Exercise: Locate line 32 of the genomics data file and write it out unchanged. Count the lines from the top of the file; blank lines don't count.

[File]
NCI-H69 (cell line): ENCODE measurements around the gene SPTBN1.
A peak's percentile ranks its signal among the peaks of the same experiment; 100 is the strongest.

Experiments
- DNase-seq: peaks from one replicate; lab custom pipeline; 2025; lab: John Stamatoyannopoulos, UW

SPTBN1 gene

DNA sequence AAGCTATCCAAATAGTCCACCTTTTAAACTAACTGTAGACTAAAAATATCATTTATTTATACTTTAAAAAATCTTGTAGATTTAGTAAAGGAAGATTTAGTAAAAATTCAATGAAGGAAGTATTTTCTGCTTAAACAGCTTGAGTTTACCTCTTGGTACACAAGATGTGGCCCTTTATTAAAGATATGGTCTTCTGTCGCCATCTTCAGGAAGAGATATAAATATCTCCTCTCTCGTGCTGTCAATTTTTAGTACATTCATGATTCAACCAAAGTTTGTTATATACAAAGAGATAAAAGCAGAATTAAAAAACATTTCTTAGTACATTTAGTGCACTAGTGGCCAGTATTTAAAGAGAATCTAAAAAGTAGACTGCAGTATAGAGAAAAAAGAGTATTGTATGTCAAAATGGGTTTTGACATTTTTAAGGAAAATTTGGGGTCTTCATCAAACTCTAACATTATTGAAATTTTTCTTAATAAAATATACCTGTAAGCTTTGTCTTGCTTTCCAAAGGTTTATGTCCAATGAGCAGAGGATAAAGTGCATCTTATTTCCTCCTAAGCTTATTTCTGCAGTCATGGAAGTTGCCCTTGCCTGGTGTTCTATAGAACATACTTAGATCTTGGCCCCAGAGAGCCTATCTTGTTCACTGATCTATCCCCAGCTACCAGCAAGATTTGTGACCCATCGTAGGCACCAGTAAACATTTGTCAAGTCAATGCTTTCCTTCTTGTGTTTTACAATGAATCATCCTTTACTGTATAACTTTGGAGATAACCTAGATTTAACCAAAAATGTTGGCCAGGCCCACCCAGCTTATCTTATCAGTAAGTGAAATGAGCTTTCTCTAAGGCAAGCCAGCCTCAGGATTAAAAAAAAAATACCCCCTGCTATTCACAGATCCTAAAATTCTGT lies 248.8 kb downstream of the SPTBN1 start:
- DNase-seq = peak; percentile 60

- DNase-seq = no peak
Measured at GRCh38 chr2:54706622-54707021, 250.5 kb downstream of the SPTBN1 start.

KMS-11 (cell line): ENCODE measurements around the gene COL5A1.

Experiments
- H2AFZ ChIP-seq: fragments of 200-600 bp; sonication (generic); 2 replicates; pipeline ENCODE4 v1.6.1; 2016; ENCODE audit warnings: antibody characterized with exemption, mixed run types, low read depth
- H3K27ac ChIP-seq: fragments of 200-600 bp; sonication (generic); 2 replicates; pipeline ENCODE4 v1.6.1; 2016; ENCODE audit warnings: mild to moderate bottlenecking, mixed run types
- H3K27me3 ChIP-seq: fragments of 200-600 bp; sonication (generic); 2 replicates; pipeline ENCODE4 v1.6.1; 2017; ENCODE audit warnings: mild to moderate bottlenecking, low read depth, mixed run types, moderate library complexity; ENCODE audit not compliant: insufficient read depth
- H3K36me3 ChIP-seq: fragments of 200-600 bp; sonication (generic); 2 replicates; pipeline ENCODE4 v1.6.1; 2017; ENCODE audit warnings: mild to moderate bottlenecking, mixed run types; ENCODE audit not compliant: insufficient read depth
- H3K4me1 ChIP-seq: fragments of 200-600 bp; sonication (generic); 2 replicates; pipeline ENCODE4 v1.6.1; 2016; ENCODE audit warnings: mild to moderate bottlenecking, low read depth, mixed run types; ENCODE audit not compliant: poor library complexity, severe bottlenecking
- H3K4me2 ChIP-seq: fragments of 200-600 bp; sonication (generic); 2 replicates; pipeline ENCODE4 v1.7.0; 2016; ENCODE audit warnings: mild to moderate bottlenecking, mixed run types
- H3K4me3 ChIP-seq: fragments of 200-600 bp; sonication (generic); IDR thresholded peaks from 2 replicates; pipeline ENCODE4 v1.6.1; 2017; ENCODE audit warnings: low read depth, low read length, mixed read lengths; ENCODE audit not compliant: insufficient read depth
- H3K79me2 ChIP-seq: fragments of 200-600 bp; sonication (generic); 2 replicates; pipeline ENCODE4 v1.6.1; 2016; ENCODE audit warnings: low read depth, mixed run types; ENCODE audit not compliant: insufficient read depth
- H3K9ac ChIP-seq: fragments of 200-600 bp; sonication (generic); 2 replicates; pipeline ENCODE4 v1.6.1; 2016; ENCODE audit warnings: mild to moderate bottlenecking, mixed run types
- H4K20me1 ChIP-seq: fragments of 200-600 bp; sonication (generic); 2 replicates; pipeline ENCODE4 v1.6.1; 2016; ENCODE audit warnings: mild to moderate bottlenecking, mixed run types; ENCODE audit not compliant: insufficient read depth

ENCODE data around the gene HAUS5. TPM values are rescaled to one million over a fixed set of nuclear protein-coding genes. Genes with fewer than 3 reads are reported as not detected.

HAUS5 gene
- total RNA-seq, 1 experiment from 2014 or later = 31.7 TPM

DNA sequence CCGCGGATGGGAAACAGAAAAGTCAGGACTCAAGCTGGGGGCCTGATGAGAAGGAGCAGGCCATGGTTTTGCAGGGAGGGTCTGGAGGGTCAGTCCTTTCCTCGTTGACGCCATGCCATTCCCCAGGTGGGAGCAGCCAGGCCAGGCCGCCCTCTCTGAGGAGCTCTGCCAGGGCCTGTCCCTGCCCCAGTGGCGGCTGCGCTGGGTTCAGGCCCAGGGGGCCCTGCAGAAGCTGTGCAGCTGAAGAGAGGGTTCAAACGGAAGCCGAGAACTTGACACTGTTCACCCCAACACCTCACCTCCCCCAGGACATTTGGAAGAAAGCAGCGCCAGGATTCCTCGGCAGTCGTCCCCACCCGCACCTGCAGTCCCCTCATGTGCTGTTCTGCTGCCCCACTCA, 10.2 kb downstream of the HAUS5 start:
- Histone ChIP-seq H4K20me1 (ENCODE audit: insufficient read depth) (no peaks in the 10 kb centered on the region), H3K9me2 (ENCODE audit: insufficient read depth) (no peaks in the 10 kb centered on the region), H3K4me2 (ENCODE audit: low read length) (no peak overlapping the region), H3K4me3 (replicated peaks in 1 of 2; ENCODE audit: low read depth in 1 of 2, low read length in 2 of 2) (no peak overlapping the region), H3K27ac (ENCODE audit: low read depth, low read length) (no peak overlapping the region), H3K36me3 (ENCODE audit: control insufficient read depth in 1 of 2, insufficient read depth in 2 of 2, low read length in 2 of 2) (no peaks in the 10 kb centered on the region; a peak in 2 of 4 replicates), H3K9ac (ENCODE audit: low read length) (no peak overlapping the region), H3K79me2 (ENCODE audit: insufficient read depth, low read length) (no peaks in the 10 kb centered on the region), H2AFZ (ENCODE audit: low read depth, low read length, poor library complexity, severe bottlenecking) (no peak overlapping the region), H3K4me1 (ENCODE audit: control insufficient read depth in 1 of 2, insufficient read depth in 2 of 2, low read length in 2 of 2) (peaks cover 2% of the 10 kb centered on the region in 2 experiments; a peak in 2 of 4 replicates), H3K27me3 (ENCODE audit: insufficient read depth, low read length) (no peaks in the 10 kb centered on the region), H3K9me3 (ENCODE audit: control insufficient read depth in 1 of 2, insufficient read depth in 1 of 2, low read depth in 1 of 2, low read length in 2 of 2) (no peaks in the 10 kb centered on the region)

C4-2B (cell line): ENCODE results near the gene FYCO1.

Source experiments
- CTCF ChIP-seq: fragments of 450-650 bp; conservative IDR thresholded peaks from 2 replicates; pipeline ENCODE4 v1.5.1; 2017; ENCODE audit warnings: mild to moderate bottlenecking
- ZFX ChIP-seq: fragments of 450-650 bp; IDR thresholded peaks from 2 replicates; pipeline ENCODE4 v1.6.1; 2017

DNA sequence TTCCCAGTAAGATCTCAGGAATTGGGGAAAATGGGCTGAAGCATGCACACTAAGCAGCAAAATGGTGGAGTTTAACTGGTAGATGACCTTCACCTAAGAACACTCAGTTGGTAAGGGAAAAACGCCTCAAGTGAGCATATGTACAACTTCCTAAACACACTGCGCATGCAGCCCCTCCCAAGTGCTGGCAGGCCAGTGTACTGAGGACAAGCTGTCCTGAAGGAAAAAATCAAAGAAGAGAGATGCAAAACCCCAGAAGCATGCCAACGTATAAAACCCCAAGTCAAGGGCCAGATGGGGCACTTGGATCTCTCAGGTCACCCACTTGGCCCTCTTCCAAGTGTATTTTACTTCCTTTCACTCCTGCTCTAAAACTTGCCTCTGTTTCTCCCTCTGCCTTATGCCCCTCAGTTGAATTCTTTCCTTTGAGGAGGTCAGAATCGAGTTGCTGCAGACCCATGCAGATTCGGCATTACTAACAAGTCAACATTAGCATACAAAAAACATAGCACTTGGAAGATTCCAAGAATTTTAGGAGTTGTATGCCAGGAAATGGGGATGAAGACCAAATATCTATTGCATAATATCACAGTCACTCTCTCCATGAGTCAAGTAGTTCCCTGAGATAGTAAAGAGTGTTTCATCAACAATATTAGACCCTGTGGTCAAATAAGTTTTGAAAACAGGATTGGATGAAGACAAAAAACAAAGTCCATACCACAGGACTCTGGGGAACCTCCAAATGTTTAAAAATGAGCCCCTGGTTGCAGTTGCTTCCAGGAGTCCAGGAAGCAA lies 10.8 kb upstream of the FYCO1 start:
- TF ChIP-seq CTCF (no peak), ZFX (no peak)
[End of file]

- TF ChIP-seq CTCF (no peak), ZFX (no peak)